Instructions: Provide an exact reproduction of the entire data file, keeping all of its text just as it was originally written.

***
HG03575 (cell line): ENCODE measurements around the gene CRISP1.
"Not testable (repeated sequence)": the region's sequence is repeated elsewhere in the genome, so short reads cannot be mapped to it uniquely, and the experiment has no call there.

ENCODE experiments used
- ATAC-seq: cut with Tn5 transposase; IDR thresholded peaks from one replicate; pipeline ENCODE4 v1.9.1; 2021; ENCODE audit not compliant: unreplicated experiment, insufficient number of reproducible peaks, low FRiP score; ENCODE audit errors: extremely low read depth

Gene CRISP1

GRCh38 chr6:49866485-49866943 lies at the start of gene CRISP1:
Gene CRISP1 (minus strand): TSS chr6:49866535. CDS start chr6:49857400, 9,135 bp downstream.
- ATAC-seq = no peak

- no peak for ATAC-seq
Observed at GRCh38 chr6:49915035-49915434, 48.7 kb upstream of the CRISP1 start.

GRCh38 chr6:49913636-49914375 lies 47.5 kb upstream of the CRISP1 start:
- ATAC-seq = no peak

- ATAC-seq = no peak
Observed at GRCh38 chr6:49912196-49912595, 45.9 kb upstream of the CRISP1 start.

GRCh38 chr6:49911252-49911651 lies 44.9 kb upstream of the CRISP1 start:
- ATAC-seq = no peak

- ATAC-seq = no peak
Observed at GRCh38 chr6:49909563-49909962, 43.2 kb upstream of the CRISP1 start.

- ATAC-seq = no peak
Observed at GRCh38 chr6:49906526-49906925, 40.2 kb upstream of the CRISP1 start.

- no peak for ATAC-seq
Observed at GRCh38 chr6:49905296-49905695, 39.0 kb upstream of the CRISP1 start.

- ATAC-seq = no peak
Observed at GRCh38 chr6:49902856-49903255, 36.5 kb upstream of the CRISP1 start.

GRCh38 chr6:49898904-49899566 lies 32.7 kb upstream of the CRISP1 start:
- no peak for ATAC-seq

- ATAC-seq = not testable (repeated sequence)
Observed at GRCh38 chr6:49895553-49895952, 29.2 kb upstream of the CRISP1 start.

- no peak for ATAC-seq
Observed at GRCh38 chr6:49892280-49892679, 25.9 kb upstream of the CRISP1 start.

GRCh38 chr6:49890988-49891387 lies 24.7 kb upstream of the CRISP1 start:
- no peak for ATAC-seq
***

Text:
HG03575 (cell line): ENCODE measurements around the gene CRISP1.
"Not testable (repeated sequence)": the region's sequence is repeated elsewhere in the genome, so short reads cannot be mapped to it uniquely, and the experiment has no call there.

ENCODE experiments used
- ATAC-seq: cut with Tn5 transposase; IDR thresholded peaks from one replicate; pipeline ENCODE4 v1.9.1; 2021; ENCODE audit not compliant: unreplicated experiment, insufficient number of reproducible peaks, low FRiP score; ENCODE audit errors: extremely low read depth

Gene CRISP1

GRCh38 chr6:49866485-49866943 lies at the start of gene CRISP1:
Gene CRISP1 (minus strand): TSS chr6:49866535. CDS start chr6:49857400, 9,135 bp downstream.
- ATAC-seq = no peak

- no peak for ATAC-seq
Observed at GRCh38 chr6:49915035-49915434, 48.7 kb upstream of the CRISP1 start.

GRCh38 chr6:49913636-49914375 lies 47.5 kb upstream of the CRISP1 start:
- ATAC-seq = no peak

- ATAC-seq = no peak
Observed at GRCh38 chr6:49912196-49912595, 45.9 kb upstream of the CRISP1 start.

GRCh38 chr6:49911252-49911651 lies 44.9 kb upstream of the CRISP1 start:
- ATAC-seq = no peak

- ATAC-seq = no peak
Observed at GRCh38 chr6:49909563-49909962, 43.2 kb upstream of the CRISP1 start.

- ATAC-seq = no peak
Observed at GRCh38 chr6:49906526-49906925, 40.2 kb upstream of the CRISP1 start.

- no peak for ATAC-seq
Observed at GRCh38 chr6:49905296-49905695, 39.0 kb upstream of the CRISP1 start.

- ATAC-seq = no peak
Observed at GRCh38 chr6:49902856-49903255, 36.5 kb upstream of the CRISP1 start.

GRCh38 chr6:49898904-49899566 lies 32.7 kb upstream of the CRISP1 start:
- no peak for ATAC-seq

- ATAC-seq = not testable (repeated sequence)
Observed at GRCh38 chr6:49895553-49895952, 29.2 kb upstream of the CRISP1 start.

- no peak for ATAC-seq
Observed at GRCh38 chr6:49892280-49892679, 25.9 kb upstream of the CRISP1 start.

GRCh38 chr6:49890988-49891387 lies 24.7 kb upstream of the CRISP1 start:
- no peak for ATAC-seq